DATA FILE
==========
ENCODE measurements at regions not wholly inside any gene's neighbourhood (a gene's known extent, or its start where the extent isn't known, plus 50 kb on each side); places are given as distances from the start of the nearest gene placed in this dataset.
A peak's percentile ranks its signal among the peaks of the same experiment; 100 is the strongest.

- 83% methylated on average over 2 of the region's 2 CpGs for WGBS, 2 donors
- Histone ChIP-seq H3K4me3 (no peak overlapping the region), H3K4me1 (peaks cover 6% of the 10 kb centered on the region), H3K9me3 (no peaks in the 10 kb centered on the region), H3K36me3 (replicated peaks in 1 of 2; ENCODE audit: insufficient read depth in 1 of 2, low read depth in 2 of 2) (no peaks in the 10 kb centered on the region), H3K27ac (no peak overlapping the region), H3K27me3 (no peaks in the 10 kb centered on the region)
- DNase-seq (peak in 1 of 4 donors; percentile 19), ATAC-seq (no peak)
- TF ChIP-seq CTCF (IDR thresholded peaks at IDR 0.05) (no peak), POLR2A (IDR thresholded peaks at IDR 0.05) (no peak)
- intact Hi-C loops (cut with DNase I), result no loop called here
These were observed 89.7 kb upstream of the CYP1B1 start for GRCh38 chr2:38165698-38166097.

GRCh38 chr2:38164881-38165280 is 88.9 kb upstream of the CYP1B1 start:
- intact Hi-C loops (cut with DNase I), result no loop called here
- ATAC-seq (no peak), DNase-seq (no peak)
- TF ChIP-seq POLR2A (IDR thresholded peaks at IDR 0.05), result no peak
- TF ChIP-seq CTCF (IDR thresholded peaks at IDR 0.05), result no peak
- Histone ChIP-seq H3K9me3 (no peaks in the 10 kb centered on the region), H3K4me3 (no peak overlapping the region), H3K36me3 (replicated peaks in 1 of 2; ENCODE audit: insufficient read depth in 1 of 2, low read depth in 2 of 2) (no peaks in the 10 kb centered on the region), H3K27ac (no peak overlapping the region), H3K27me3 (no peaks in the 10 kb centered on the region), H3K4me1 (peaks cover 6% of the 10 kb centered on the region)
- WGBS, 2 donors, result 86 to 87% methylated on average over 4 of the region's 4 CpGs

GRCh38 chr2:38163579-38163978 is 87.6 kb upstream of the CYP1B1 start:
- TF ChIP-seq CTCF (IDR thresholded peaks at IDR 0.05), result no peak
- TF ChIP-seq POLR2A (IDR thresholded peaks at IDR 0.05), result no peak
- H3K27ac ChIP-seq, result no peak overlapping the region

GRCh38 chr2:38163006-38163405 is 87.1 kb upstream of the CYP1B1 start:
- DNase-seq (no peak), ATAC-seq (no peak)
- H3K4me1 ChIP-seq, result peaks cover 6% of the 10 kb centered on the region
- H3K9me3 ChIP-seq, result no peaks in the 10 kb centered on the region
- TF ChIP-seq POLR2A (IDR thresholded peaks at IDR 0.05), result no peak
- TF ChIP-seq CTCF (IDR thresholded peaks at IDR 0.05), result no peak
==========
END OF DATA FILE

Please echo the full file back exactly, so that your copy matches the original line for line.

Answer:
ENCODE measurements at regions not wholly inside any gene's neighbourhood (a gene's known extent, or its start where the extent isn't known, plus 50 kb on each side); places are given as distances from the start of the nearest gene placed in this dataset.
A peak's percentile ranks its signal among the peaks of the same experiment; 100 is the strongest.

- 83% methylated on average over 2 of the region's 2 CpGs for WGBS, 2 donors
- Histone ChIP-seq H3K4me3 (no peak overlapping the region), H3K4me1 (peaks cover 6% of the 10 kb centered on the region), H3K9me3 (no peaks in the 10 kb centered on the region), H3K36me3 (replicated peaks in 1 of 2; ENCODE audit: insufficient read depth in 1 of 2, low read depth in 2 of 2) (no peaks in the 10 kb centered on the region), H3K27ac (no peak overlapping the region), H3K27me3 (no peaks in the 10 kb centered on the region)
- DNase-seq (peak in 1 of 4 donors; percentile 19), ATAC-seq (no peak)
- TF ChIP-seq CTCF (IDR thresholded peaks at IDR 0.05) (no peak), POLR2A (IDR thresholded peaks at IDR 0.05) (no peak)
- intact Hi-C loops (cut with DNase I), result no loop called here
These were observed 89.7 kb upstream of the CYP1B1 start for GRCh38 chr2:38165698-38166097.

GRCh38 chr2:38164881-38165280 is 88.9 kb upstream of the CYP1B1 start:
- intact Hi-C loops (cut with DNase I), result no loop called here
- ATAC-seq (no peak), DNase-seq (no peak)
- TF ChIP-seq POLR2A (IDR thresholded peaks at IDR 0.05), result no peak
- TF ChIP-seq CTCF (IDR thresholded peaks at IDR 0.05), result no peak
- Histone ChIP-seq H3K9me3 (no peaks in the 10 kb centered on the region), H3K4me3 (no peak overlapping the region), H3K36me3 (replicated peaks in 1 of 2; ENCODE audit: insufficient read depth in 1 of 2, low read depth in 2 of 2) (no peaks in the 10 kb centered on the region), H3K27ac (no peak overlapping the region), H3K27me3 (no peaks in the 10 kb centered on the region), H3K4me1 (peaks cover 6% of the 10 kb centered on the region)
- WGBS, 2 donors, result 86 to 87% methylated on average over 4 of the region's 4 CpGs

GRCh38 chr2:38163579-38163978 is 87.6 kb upstream of the CYP1B1 start:
- TF ChIP-seq CTCF (IDR thresholded peaks at IDR 0.05), result no peak
- TF ChIP-seq POLR2A (IDR thresholded peaks at IDR 0.05), result no peak
- H3K27ac ChIP-seq, result no peak overlapping the region

GRCh38 chr2:38163006-38163405 is 87.1 kb upstream of the CYP1B1 start:
- DNase-seq (no peak), ATAC-seq (no peak)
- H3K4me1 ChIP-seq, result peaks cover 6% of the 10 kb centered on the region
- H3K9me3 ChIP-seq, result no peaks in the 10 kb centered on the region
- TF ChIP-seq POLR2A (IDR thresholded peaks at IDR 0.05), result no peak
- TF ChIP-seq CTCF (IDR thresholded peaks at IDR 0.05), result no peak